Connecticut Completes Modern Home Survey
Published May 1, 2009
One of the first of its kind in the nation, the survey is the result of a multi-year multi-organization partnership.
The Connecticut State Historic Preservation Office (SHPO) of the Connecticut Commission on Culture and Tourism, in partnership with National Trust for Historic Preservation (NTHP), the Connecticut Trust for Historic Preservation, the New Canaan Historical Society, and the Philip Johnson Glass House Museum, has announced the completion of the Modern Homes Survey - New Canaan Connecticut. One of the first of its kind in the nation, the survey is the result of a multi-year partnership and was conducted by Building Conservation Associates, Inc of New York City.
This survey is especially noteworthy given the meaningful participation of the owners, many of whom not only asked to be included, but offered interior access as well as use of their own archival materials related to the building. The information will be utilized to construct a multiple property nomination for the National Register of Historic Places.
The exhibit celebrates the more than 100 Modern homes constructed in New Canaan between 1946 and 1980 uncovered through the survey process. Large-scale photography, architectural models, period magazines, film clips, and furniture by New Canaan designer Jens Rizom exemplify the beauty, fragility, and compelling need to preserve New Canaan’s world-class collection of Modern residences.
New Canaan, only an hour from New York City, became a center of Modern architecture when a group of Harvard University-educated architects settled in the town in the 1940’s. Later known as the “Harvard Five”—Marcel Breuer, Landis Gores, John Johansen, Eliot Noyes, and Philip Johnson—established what would become a core of architects who experimented with Modern residential design.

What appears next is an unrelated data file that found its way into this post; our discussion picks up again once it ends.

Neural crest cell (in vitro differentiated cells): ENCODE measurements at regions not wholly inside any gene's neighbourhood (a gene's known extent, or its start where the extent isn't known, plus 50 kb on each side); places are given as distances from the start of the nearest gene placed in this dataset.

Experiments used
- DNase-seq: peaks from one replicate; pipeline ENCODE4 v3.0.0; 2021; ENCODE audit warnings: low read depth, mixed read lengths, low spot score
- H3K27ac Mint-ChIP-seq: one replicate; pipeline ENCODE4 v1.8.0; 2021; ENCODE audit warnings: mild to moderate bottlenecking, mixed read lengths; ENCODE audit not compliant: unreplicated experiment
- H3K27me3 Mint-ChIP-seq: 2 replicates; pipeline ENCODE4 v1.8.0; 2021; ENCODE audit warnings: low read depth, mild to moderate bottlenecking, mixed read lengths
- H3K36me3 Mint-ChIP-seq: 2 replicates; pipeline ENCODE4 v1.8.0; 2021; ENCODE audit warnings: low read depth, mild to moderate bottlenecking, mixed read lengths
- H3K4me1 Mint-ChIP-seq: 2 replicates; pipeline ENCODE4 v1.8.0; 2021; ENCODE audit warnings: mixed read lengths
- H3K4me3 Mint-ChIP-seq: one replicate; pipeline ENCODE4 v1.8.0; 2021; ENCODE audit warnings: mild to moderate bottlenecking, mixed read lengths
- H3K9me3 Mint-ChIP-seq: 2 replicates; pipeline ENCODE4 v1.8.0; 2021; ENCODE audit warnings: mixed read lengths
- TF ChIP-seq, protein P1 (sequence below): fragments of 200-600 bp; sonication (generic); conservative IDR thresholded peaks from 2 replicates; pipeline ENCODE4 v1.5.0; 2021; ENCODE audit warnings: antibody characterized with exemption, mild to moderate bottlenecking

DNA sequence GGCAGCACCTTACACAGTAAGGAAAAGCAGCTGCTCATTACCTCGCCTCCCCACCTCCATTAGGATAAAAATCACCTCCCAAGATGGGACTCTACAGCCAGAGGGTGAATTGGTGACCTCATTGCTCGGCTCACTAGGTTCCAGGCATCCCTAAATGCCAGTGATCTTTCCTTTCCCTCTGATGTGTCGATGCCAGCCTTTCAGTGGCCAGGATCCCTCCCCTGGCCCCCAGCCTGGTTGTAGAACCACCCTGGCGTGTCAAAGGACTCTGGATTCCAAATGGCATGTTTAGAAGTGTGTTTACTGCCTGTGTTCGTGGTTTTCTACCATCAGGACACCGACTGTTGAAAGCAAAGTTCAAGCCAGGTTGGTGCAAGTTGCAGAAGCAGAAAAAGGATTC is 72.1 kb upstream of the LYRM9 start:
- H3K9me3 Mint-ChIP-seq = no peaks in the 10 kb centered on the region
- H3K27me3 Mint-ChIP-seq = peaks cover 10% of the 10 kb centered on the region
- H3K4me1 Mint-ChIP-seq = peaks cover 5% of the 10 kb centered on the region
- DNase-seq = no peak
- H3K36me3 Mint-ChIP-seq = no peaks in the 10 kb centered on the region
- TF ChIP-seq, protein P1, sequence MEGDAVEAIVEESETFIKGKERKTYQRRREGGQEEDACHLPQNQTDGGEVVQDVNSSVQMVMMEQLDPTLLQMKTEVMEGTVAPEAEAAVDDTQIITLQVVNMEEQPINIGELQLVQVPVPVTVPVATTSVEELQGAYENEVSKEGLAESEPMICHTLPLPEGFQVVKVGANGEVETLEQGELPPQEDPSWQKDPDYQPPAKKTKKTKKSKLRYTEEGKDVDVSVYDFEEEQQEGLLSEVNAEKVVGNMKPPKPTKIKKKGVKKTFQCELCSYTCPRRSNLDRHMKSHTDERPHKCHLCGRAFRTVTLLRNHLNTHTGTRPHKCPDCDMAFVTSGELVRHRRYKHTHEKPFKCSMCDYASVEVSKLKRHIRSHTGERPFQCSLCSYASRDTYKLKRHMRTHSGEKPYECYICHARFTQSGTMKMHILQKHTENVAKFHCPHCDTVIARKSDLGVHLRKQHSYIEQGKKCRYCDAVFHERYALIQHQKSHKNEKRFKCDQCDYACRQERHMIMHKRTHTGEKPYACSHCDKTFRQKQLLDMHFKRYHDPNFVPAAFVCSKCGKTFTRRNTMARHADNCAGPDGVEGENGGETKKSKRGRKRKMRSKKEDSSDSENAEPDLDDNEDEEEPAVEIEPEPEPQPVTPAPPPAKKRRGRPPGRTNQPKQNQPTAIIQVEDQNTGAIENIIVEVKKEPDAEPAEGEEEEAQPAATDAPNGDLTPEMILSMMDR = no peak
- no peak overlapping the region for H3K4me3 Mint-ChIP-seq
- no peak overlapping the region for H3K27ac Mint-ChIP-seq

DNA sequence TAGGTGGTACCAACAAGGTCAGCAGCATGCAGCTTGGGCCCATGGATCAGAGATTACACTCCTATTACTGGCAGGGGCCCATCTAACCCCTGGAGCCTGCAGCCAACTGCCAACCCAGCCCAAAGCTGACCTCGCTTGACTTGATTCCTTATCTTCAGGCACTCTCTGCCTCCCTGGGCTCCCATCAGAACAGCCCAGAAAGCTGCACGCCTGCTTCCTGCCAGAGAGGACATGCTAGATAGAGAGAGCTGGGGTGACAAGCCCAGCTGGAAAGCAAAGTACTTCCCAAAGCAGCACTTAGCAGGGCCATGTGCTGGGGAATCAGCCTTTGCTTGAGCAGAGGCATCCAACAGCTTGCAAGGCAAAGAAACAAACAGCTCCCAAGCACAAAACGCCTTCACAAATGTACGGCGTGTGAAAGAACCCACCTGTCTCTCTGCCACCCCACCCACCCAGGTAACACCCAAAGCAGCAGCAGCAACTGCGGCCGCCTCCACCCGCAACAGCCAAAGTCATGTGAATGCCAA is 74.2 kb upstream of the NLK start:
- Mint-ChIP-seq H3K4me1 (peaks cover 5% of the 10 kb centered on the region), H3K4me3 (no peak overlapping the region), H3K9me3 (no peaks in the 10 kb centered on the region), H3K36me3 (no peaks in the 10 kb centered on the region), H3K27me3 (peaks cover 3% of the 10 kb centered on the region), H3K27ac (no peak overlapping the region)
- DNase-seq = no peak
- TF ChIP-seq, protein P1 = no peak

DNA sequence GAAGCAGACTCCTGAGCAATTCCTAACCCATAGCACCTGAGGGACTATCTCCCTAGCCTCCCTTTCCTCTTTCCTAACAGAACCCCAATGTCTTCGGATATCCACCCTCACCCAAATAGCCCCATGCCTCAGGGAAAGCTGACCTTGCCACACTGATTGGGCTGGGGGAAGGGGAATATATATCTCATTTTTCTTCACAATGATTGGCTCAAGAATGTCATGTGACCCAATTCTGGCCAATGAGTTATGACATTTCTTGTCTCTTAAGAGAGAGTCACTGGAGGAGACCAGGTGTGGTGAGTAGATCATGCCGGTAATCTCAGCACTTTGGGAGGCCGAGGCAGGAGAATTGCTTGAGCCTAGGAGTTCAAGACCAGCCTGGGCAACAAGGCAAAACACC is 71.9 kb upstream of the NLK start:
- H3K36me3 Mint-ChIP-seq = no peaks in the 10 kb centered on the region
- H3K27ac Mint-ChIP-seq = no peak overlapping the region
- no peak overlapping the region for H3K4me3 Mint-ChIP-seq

The completion of Philip Johnson’s Glass House caused an immediate nationwide sensation and the architects capitalized on the attention by participating in a series of Modern house tours that showcased their work. By the end of 1952, over thirty Modern houses had been constructed and, by the end of the 1970s, more than 100 houses were scattered around town.
Today, thanks to the efforts of organizations such as DOCOMOMO_US and the National Trust for Historic Preservation, combined with the invaluable efforts of local and state preservationists, the public awareness of Modernism’s importance has greatly increased. The opening of the Philip Johnson Glass House in 2007, a National Trust property in New Canaan, drew international attention. The New Canaan survey will help to further heighten awareness of the significance of Modern design as the rich diversity of information garnered will inform historians across the country with regards to Modern resources in their own regions.
About The Author
Mary M. Donohue is the Survey and Grants Director for the Connecticut Commission on Culture & Tourism.